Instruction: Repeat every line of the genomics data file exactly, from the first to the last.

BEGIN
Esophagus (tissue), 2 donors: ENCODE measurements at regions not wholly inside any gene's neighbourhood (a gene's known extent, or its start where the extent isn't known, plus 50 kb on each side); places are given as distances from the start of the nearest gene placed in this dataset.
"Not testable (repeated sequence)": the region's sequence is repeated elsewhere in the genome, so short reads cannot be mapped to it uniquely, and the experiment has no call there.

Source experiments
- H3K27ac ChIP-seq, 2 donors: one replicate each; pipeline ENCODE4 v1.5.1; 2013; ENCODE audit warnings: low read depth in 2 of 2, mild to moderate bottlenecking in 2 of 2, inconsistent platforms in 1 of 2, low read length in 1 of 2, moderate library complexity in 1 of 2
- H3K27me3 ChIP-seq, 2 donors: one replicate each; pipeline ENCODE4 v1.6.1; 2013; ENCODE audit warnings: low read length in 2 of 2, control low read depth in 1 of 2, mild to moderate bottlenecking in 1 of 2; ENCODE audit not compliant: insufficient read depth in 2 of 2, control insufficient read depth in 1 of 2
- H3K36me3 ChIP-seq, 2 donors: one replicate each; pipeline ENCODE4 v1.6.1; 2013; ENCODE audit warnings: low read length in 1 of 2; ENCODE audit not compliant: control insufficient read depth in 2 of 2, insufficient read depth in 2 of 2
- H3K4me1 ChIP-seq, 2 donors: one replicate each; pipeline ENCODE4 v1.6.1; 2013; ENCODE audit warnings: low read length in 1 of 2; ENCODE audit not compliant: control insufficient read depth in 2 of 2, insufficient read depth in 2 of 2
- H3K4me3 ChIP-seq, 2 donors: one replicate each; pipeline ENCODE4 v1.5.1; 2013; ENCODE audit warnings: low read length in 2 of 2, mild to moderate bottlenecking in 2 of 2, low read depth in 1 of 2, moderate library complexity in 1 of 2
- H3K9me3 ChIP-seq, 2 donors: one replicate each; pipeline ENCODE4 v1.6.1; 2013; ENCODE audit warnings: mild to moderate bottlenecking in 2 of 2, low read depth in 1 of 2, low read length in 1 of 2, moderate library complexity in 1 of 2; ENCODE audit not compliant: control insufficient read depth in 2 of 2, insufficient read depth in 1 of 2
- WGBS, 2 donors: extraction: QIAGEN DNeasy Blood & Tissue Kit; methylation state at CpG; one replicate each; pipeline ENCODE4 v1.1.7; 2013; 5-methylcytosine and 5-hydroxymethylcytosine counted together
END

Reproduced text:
Esophagus (tissue), 2 donors: ENCODE measurements at regions not wholly inside any gene's neighbourhood (a gene's known extent, or its start where the extent isn't known, plus 50 kb on each side); places are given as distances from the start of the nearest gene placed in this dataset.
"Not testable (repeated sequence)": the region's sequence is repeated elsewhere in the genome, so short reads cannot be mapped to it uniquely, and the experiment has no call there.

Source experiments
- H3K27ac ChIP-seq, 2 donors: one replicate each; pipeline ENCODE4 v1.5.1; 2013; ENCODE audit warnings: low read depth in 2 of 2, mild to moderate bottlenecking in 2 of 2, inconsistent platforms in 1 of 2, low read length in 1 of 2, moderate library complexity in 1 of 2
- H3K27me3 ChIP-seq, 2 donors: one replicate each; pipeline ENCODE4 v1.6.1; 2013; ENCODE audit warnings: low read length in 2 of 2, control low read depth in 1 of 2, mild to moderate bottlenecking in 1 of 2; ENCODE audit not compliant: insufficient read depth in 2 of 2, control insufficient read depth in 1 of 2
- H3K36me3 ChIP-seq, 2 donors: one replicate each; pipeline ENCODE4 v1.6.1; 2013; ENCODE audit warnings: low read length in 1 of 2; ENCODE audit not compliant: control insufficient read depth in 2 of 2, insufficient read depth in 2 of 2
- H3K4me1 ChIP-seq, 2 donors: one replicate each; pipeline ENCODE4 v1.6.1; 2013; ENCODE audit warnings: low read length in 1 of 2; ENCODE audit not compliant: control insufficient read depth in 2 of 2, insufficient read depth in 2 of 2
- H3K4me3 ChIP-seq, 2 donors: one replicate each; pipeline ENCODE4 v1.5.1; 2013; ENCODE audit warnings: low read length in 2 of 2, mild to moderate bottlenecking in 2 of 2, low read depth in 1 of 2, moderate library complexity in 1 of 2
- H3K9me3 ChIP-seq, 2 donors: one replicate each; pipeline ENCODE4 v1.6.1; 2013; ENCODE audit warnings: mild to moderate bottlenecking in 2 of 2, low read depth in 1 of 2, low read length in 1 of 2, moderate library complexity in 1 of 2; ENCODE audit not compliant: control insufficient read depth in 2 of 2, insufficient read depth in 1 of 2
- WGBS, 2 donors: extraction: QIAGEN DNeasy Blood & Tissue Kit; methylation state at CpG; one replicate each; pipeline ENCODE4 v1.1.7; 2013; 5-methylcytosine and 5-hydroxymethylcytosine counted together